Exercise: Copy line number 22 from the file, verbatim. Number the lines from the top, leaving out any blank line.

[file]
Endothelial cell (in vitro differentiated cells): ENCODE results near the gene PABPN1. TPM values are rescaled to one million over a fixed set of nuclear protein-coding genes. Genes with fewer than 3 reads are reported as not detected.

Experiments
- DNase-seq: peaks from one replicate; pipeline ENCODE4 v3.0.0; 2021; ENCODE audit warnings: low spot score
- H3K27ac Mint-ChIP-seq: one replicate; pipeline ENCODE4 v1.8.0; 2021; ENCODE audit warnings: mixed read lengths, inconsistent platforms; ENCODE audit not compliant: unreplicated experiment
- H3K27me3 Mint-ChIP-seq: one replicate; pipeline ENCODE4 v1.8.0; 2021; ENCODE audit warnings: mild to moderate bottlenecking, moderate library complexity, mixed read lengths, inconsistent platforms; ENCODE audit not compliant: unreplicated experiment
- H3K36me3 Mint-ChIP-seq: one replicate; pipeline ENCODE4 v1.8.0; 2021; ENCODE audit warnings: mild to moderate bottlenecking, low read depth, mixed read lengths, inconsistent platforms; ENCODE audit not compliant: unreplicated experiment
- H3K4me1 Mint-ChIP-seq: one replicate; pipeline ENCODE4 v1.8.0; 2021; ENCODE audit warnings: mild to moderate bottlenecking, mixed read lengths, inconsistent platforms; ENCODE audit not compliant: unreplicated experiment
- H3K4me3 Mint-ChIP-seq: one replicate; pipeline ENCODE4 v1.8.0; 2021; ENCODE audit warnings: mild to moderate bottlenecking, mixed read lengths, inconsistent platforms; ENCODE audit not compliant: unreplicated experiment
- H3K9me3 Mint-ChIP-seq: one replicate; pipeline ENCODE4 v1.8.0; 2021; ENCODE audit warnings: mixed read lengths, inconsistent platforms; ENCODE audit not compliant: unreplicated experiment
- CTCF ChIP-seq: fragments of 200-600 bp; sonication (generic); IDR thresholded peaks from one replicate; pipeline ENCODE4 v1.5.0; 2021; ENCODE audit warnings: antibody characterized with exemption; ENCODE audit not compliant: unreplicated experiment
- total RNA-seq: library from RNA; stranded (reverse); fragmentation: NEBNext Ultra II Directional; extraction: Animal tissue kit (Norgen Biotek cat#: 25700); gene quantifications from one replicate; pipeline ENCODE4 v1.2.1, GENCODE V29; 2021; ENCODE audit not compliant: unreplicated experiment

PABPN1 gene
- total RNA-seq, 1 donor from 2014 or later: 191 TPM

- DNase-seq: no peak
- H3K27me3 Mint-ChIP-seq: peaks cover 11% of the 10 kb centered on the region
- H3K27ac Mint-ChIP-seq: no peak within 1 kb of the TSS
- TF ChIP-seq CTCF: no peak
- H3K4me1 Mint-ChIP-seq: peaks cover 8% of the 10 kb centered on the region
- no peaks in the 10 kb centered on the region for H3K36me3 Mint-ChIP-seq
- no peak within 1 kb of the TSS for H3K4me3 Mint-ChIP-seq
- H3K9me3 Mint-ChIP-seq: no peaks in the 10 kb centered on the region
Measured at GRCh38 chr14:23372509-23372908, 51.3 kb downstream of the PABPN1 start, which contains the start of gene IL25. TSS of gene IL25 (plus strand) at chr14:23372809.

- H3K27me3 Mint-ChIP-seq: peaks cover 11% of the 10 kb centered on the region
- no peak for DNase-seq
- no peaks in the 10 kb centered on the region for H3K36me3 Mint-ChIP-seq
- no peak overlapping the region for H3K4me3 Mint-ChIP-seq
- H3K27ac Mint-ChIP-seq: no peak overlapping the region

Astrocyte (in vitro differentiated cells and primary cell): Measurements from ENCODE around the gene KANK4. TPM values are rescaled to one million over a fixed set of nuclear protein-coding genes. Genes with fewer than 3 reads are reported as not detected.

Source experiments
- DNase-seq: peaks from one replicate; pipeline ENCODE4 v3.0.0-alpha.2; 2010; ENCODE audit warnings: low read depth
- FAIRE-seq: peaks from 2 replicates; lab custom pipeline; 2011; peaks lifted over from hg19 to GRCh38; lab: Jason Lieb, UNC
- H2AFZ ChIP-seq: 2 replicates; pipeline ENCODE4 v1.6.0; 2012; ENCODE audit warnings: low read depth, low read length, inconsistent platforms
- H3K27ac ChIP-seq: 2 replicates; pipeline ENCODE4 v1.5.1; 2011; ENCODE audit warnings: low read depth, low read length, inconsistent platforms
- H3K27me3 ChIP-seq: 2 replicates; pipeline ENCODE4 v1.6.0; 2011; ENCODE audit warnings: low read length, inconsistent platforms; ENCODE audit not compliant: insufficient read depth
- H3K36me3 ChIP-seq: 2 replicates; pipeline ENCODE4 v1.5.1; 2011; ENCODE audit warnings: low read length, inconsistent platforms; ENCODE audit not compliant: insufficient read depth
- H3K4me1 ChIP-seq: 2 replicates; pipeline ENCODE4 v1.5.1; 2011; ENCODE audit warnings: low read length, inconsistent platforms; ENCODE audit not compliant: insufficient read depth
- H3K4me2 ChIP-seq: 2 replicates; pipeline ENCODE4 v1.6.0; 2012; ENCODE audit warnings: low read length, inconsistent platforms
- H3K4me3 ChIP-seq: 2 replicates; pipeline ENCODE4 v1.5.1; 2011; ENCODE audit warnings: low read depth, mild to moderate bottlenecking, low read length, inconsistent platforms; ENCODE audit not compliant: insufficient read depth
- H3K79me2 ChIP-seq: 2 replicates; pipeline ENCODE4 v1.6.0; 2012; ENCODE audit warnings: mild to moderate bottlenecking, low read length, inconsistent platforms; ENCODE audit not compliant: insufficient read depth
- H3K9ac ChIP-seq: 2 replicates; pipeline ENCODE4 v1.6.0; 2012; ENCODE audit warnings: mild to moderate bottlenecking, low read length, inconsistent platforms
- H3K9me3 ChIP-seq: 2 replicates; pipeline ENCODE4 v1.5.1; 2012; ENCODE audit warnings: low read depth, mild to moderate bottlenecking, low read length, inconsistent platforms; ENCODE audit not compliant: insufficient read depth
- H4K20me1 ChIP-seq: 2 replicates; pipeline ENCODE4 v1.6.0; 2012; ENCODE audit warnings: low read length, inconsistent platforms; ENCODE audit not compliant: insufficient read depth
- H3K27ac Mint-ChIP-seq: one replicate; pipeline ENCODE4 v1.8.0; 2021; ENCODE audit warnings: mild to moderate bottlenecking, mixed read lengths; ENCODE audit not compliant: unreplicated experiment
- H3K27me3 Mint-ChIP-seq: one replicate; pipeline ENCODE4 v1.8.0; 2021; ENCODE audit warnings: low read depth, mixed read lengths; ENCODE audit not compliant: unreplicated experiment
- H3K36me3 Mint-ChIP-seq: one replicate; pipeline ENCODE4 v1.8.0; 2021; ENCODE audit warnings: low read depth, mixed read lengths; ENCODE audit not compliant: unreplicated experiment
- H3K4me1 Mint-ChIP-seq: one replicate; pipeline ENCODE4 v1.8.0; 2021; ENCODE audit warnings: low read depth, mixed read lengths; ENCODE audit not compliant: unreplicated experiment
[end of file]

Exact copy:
Measured at GRCh38 chr14:23372509-23372908, 51.3 kb downstream of the PABPN1 start, which contains the start of gene IL25. TSS of gene IL25 (plus strand) at chr14:23372809.